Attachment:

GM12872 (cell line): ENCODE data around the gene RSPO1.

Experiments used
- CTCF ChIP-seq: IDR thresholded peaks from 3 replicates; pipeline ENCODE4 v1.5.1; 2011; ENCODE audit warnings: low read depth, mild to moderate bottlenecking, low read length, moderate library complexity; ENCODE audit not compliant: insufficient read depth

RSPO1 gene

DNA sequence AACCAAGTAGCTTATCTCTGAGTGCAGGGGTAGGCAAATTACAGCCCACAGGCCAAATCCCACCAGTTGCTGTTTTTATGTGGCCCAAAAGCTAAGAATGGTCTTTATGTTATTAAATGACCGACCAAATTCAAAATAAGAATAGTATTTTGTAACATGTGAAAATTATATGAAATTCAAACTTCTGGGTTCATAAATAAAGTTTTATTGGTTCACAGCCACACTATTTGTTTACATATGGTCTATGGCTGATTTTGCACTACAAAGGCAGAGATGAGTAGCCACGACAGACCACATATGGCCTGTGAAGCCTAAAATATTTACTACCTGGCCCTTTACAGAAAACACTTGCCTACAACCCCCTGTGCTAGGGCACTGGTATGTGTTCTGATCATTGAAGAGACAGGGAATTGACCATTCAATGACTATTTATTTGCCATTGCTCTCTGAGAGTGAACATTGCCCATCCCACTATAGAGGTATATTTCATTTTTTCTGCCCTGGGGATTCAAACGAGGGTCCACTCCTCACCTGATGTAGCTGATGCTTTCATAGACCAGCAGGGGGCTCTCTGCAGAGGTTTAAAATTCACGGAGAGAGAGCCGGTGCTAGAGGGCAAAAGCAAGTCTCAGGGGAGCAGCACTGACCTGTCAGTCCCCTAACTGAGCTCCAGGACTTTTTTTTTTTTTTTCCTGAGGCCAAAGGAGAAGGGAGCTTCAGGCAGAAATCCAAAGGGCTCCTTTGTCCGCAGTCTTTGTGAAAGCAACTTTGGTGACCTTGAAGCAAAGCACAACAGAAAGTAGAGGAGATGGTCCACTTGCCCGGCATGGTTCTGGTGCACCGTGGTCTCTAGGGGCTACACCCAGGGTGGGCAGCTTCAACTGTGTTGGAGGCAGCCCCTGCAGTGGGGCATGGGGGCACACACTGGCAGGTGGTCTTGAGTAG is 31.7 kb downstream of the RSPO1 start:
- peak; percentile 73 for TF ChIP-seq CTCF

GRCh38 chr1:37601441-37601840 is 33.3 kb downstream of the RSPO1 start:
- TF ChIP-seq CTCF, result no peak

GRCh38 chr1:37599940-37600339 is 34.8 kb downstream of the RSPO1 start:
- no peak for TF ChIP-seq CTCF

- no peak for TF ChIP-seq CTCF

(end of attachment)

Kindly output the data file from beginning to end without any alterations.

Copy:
GM12872 (cell line): ENCODE data around the gene RSPO1.

Experiments used
- CTCF ChIP-seq: IDR thresholded peaks from 3 replicates; pipeline ENCODE4 v1.5.1; 2011; ENCODE audit warnings: low read depth, mild to moderate bottlenecking, low read length, moderate library complexity; ENCODE audit not compliant: insufficient read depth

RSPO1 gene

DNA sequence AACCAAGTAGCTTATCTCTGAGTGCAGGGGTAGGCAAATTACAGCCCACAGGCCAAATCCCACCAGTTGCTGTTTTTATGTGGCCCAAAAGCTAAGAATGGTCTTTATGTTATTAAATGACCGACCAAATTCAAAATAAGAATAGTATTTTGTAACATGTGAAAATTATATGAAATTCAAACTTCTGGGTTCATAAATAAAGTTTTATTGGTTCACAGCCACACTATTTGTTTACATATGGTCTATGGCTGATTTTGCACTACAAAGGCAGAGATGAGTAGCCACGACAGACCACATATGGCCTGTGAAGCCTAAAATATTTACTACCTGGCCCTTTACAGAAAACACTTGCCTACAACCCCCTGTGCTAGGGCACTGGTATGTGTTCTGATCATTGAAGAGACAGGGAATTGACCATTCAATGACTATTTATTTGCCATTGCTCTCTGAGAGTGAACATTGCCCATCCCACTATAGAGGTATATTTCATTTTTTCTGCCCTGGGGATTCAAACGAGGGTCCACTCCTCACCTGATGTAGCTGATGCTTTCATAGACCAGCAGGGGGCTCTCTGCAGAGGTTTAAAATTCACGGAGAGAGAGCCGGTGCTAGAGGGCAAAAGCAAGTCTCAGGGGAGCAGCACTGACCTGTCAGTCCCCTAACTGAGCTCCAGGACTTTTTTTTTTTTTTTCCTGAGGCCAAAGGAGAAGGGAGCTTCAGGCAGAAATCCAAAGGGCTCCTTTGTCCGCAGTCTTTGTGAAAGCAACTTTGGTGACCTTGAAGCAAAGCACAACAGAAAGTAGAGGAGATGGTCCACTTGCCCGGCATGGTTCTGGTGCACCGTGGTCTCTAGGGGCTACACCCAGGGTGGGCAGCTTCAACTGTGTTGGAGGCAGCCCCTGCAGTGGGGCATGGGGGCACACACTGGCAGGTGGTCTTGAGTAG is 31.7 kb downstream of the RSPO1 start:
- peak; percentile 73 for TF ChIP-seq CTCF

GRCh38 chr1:37601441-37601840 is 33.3 kb downstream of the RSPO1 start:
- TF ChIP-seq CTCF, result no peak

GRCh38 chr1:37599940-37600339 is 34.8 kb downstream of the RSPO1 start:
- no peak for TF ChIP-seq CTCF

- no peak for TF ChIP-seq CTCF